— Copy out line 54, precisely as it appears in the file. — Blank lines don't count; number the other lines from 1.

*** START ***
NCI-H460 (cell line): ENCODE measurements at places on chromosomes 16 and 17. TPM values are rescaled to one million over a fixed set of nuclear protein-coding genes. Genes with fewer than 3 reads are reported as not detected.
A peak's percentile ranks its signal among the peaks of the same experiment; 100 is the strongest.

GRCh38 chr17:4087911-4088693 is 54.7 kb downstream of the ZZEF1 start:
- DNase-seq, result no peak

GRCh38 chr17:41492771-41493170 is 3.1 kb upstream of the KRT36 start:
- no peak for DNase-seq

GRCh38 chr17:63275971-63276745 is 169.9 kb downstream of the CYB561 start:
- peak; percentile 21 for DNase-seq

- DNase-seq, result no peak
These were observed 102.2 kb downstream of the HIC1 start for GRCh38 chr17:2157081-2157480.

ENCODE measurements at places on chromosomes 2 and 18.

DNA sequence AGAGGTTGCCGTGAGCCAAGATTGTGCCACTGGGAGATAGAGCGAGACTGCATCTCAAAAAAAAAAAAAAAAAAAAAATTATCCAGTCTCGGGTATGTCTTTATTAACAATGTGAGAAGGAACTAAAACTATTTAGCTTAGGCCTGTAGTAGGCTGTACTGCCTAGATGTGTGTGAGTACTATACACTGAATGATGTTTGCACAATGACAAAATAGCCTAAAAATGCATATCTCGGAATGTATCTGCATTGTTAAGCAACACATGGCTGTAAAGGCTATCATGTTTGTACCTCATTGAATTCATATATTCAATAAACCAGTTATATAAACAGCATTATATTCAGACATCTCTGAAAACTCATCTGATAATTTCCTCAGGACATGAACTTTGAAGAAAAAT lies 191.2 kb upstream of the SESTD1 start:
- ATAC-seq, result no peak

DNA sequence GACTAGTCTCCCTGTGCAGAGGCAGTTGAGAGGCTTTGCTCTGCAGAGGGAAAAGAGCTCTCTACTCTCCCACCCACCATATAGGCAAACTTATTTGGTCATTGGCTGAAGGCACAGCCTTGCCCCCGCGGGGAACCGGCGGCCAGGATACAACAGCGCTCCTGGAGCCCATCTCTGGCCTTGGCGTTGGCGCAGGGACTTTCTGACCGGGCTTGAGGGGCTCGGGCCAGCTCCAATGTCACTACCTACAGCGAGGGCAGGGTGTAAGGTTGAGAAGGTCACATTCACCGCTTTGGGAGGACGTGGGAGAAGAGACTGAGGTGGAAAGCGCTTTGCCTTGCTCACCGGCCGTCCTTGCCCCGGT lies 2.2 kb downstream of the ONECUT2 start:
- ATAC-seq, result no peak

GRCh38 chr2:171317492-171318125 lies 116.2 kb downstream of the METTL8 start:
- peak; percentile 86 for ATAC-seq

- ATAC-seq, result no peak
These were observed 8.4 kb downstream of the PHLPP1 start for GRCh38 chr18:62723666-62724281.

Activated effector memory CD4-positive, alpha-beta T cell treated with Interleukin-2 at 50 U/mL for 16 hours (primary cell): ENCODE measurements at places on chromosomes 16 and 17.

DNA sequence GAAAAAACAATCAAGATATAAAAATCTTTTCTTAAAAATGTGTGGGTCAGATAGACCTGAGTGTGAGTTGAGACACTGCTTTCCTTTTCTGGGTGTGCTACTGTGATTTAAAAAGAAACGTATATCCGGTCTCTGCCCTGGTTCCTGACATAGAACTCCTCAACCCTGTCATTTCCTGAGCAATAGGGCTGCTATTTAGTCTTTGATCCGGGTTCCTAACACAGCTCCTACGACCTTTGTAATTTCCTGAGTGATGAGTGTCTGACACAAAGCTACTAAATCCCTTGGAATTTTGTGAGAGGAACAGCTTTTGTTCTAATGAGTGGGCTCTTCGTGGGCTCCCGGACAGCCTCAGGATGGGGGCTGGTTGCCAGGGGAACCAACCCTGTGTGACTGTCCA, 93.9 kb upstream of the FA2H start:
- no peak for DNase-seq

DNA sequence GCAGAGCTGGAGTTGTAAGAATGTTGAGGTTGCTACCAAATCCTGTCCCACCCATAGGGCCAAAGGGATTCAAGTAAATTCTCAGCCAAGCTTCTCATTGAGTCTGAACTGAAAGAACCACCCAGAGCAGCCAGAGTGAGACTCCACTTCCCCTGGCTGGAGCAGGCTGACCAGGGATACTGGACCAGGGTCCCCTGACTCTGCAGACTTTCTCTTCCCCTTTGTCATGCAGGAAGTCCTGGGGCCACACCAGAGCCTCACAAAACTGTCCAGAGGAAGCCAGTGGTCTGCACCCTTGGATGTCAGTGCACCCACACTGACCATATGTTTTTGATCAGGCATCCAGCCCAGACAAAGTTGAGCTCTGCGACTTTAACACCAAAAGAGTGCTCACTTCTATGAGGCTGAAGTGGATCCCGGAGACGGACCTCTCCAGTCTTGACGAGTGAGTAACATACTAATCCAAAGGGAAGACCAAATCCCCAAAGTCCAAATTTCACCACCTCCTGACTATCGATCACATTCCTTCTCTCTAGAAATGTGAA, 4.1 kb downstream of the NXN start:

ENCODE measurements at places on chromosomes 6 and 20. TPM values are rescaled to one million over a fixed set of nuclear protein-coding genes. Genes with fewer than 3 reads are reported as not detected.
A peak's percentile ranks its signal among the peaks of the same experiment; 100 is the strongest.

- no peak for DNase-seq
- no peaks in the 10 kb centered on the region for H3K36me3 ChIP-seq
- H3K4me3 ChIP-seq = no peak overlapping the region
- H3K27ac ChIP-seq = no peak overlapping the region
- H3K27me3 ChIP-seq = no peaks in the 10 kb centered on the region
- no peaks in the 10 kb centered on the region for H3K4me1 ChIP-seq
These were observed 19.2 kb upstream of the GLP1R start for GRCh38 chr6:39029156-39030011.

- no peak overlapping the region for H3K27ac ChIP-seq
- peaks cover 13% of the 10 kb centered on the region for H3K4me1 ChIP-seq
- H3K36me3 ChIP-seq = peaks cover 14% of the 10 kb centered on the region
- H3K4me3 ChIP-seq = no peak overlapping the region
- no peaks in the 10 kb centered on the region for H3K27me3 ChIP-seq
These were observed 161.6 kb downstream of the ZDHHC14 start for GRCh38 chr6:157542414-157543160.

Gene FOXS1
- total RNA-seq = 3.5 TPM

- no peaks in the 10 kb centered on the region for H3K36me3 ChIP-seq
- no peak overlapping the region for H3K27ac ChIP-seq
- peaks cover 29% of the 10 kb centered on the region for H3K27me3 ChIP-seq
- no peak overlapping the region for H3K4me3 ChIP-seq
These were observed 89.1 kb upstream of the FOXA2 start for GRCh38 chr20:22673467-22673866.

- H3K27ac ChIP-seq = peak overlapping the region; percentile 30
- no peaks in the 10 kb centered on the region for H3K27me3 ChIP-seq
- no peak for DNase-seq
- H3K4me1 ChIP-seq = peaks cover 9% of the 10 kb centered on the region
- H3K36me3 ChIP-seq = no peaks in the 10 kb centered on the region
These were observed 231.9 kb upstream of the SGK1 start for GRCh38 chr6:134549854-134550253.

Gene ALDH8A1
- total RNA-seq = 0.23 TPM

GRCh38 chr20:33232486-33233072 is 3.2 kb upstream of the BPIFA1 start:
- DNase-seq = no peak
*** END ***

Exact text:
GRCh38 chr20:33232486-33233072 is 3.2 kb upstream of the BPIFA1 start: